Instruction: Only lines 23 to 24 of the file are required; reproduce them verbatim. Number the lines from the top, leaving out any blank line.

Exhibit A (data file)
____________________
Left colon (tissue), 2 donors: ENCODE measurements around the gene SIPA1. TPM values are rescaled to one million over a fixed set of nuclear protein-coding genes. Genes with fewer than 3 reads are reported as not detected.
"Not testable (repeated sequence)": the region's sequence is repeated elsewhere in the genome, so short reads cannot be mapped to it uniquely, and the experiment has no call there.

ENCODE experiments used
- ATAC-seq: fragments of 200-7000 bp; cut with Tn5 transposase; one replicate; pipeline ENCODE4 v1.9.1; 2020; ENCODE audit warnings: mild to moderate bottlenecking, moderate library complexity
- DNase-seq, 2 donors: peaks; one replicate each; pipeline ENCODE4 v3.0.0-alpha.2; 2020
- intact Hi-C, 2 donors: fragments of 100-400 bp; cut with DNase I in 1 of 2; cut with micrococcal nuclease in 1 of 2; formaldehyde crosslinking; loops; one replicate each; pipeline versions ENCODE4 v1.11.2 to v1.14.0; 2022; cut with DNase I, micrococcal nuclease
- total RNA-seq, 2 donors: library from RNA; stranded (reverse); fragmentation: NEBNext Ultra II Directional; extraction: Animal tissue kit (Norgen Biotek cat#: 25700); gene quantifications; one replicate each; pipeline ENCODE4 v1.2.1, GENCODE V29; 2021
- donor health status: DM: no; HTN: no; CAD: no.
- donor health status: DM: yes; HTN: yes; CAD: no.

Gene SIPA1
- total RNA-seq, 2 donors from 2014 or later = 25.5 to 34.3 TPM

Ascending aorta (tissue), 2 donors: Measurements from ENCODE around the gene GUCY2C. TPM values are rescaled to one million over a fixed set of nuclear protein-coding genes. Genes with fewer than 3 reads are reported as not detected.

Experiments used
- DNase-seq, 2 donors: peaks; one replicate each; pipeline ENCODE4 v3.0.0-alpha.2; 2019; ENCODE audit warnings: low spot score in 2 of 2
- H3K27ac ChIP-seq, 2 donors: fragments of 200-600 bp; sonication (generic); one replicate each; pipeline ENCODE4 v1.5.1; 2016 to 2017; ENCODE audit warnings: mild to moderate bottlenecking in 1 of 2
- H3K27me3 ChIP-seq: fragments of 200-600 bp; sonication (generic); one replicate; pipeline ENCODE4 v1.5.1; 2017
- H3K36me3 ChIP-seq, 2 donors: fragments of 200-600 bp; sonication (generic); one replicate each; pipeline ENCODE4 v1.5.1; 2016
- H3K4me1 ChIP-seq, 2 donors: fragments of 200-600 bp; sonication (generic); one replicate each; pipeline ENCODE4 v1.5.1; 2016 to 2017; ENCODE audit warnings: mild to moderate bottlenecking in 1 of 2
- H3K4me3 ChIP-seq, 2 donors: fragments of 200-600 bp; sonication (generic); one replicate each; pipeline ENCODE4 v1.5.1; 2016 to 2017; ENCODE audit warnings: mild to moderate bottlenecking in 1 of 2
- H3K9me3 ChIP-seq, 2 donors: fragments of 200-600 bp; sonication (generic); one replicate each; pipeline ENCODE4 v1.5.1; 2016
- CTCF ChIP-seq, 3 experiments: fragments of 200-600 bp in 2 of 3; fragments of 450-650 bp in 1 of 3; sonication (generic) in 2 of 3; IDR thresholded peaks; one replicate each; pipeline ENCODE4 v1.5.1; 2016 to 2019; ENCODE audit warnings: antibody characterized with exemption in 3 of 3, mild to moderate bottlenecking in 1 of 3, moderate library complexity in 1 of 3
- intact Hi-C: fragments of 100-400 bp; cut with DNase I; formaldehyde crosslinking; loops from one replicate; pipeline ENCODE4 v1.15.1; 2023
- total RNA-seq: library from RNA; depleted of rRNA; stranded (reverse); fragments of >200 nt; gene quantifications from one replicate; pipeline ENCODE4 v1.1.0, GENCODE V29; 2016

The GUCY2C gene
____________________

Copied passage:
- total RNA-seq: library from RNA; depleted of rRNA; stranded (reverse); fragments of >200 nt; gene quantifications from one replicate; pipeline ENCODE4 v1.1.0, GENCODE V29; 2016

The GUCY2C gene